Detoxification of 1,1,2-trichloroethane to ethene by desulfitobacterium and identification of its functional reductase gene.

Zhao S, Ding C, He J - PLoS ONE (2015)

Co-culturing strain PR and Dehalococcoides mccartyi strain 11a on 1,1,2-TCA/TCE.(A) Inhibitory effects of 0.05 mM TCE on 1,1,2-TCA dechlorination by strain PR. (B) Dechlorination of 1,1,2-TCA and TCE by a co-culture consisting of strains PR and 11a. Note: CA, chloroethane; VC, vinyl chloride; ETH, ethene.
© Copyright Policy
Related In: Results  -  Collection

License
Show All Figures
getmorefigures.php?uid=PMC4383557&req=5

pone.0119507.g006: Co-culturing strain PR and Dehalococcoides mccartyi strain 11a on 1,1,2-TCA/TCE.(A) Inhibitory effects of 0.05 mM TCE on 1,1,2-TCA dechlorination by strain PR. (B) Dechlorination of 1,1,2-TCA and TCE by a co-culture consisting of strains PR and 11a. Note: CA, chloroethane; VC, vinyl chloride; ETH, ethene.
Mentions: As a co-contaminant with 1,1,2-TCA, TCE ranging from 0.01 mM to 1.12 mM has no inhibitory effect on dechlorination of 1,1,2-TCA to 1,2-DCA by strain PR and S3 Fig. shows dechlorination profile at a representative low (0.12 mM) and high (0.24 mM) TCE concentration. Moreover, production of chloroethane by strain PR is inhibited by as little as 0.05 mM TCE in the medium, resulting in the production of only 1,2-DCA from the dechlorination of 1,1,2-TCA (Fig. 6A). In order to achieve complete dechlorination of 1,1,2-TCA without accumulation of either 1,2-DCA or chloroethane in the presence of TCE/1,1,2-TCA co-contaminants, another co-culture was established with strain PR and Dehalococcoides mccartyi strain 11a. After spiking TCE (0.29 mM) and 1,1,2-TCA (0.29 mM) to the co-culture, 1,1,2-TCA and TCE were dechlorinated at similar rates to 1,2-DCA (by strain PR) and ethene (by strain 11a), within 24 days (Fig. 6B). The amount of 1,2-DCA peaked (0.28 mM) on day 20, after which it was completely dechlorinated to ethene by strain 11a. Throughout the experiment, the concentration of CA was below detection limit (0.006 mM). A trace amount of VC (0.012 mM) was generated on day 7, but disappeared after 9 days. Overall, the co-culture of strains PR and 11a was able to achieve complete detoxification of 1,1,2-TCA and TCE to ethene.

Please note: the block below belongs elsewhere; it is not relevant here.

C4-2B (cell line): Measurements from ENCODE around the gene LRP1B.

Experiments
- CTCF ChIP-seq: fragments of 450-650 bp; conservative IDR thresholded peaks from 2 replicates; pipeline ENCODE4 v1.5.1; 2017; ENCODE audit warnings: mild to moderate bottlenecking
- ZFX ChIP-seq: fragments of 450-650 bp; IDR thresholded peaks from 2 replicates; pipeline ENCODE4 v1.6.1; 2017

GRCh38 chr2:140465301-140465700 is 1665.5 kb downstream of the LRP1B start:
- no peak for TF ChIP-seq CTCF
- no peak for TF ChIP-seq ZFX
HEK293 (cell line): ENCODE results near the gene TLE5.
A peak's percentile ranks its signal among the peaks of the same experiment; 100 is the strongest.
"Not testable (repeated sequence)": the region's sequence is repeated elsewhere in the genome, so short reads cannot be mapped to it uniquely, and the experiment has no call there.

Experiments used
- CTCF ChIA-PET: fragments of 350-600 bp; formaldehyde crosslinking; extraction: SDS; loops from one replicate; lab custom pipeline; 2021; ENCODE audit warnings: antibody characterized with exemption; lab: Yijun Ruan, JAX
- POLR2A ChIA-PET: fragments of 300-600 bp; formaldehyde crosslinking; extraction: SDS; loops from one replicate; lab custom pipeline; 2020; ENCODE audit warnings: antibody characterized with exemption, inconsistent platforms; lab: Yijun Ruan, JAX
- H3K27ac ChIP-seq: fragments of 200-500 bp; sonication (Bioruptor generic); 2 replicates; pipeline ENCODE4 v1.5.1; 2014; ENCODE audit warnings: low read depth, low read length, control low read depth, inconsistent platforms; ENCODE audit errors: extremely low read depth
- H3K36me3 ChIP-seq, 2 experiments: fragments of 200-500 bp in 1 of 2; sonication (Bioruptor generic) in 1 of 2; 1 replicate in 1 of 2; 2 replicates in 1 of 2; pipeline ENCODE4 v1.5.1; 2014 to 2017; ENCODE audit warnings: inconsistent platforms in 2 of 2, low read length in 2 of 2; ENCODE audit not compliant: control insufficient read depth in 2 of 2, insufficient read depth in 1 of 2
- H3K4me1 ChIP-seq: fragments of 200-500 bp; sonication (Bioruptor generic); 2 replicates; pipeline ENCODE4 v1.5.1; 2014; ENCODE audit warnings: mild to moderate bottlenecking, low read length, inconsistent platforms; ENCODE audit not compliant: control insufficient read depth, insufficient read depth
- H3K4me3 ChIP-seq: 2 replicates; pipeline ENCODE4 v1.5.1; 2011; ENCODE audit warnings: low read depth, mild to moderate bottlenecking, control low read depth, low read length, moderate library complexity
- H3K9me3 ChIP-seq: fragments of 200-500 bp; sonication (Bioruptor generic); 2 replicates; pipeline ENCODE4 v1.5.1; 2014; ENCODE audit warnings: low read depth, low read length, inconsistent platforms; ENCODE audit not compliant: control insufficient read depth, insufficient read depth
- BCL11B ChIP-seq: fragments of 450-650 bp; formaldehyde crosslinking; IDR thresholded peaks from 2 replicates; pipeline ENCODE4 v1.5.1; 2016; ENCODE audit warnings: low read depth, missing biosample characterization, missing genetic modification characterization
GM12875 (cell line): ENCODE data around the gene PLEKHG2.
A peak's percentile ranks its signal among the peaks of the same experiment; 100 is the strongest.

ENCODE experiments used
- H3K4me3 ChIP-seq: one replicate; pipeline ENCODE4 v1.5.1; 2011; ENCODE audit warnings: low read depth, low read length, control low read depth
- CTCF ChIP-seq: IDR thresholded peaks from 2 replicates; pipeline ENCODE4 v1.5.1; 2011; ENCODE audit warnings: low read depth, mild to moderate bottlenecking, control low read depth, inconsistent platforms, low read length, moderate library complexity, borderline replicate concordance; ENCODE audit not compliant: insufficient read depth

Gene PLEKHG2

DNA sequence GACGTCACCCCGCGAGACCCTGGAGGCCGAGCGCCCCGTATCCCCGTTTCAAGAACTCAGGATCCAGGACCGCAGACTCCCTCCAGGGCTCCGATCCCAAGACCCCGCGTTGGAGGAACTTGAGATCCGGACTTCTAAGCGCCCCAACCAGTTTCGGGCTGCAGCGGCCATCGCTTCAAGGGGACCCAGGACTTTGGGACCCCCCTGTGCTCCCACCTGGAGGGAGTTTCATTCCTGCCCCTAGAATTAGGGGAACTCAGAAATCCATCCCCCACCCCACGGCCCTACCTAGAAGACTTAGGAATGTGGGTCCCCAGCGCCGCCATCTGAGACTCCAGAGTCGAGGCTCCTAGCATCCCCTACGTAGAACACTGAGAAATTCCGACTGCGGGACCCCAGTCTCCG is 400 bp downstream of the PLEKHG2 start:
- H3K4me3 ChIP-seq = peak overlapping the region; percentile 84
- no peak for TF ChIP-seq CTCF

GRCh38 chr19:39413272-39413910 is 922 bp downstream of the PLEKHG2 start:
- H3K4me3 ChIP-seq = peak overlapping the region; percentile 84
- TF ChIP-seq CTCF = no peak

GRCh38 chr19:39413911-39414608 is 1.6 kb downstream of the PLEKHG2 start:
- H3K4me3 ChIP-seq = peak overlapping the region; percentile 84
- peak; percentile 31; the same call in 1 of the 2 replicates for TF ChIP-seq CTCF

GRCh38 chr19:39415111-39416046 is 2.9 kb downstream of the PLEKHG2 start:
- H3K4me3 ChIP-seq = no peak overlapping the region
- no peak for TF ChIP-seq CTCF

Bottom Line: Later, through transcriptomic and enzymatic analysis, the reductive dehalogenase CtrA, which was previously reported to be responsible for 1,1,1-trichloroethane and chloroform dechlorination, was identified as the 1,1,2-TCA reductive dehalogenase.Interestingly, this co-culture dechlorinated 1,1,2-TCA and TCE to the non-toxic end-product ethene within 48 days without chloroethane production.This novel pathway avoids production of the carcinogenic intermediate dechlorination product vinyl chloride, providing a more environmentally friendly strategy to treat 1,1,2-TCA.

View Article: PubMed Central - PubMed

Affiliation: Department of Civil and Environmental Engineering, National University of Singapore, Singapore, 117576, Singapore.

ABSTRACT
1,1,2-trichloroethane (1,1,2-TCA) has become a common groundwater pollutant due to historically extensive utilization, improper disposal, as well as from incomplete dechlorination of 1,1,2,2-tetrachloroethane. Currently, limited information is available on microbial detoxification of 1,1,2-TCA. Desulfitobacterium sp. strain PR, which was isolated from an anaerobic bioreactor maintained to dechlorinate chloroethenes/ethanes, exhibited the capacity to dechlorinate 1,1,1-trichloroethane and chloroform. In this study, the dechlorinating ability of strain PR was further explored. Strain PR showed the capability to dechlorinate 1,1,2-TCA (~1.12 mM) predominantly to 1,2-dichloroethane (1,2-DCA) and chloroethane, and to trace amounts of vinyl chloride and ethene within 20 days. Strain PR coupled growth with dechlorination of 1,1,2-TCA to 1,2-DCA, while no cell growth was observed with dechlorination of 1,2-DCA to chloroethane. Later, through transcriptomic and enzymatic analysis, the reductive dehalogenase CtrA, which was previously reported to be responsible for 1,1,1-trichloroethane and chloroform dechlorination, was identified as the 1,1,2-TCA reductive dehalogenase. Since trichloroethene (TCE) is usually co-contaminated with 1,1,2-TCA, a co-culture containing Dehalococcoides mccartyi strain 11a capable of detoxifying TCE and 1,2-DCA and strain PR was established. Interestingly, this co-culture dechlorinated 1,1,2-TCA and TCE to the non-toxic end-product ethene within 48 days without chloroethane production. This novel pathway avoids production of the carcinogenic intermediate dechlorination product vinyl chloride, providing a more environmentally friendly strategy to treat 1,1,2-TCA.

No MeSH data available.


Related in: MedlinePlus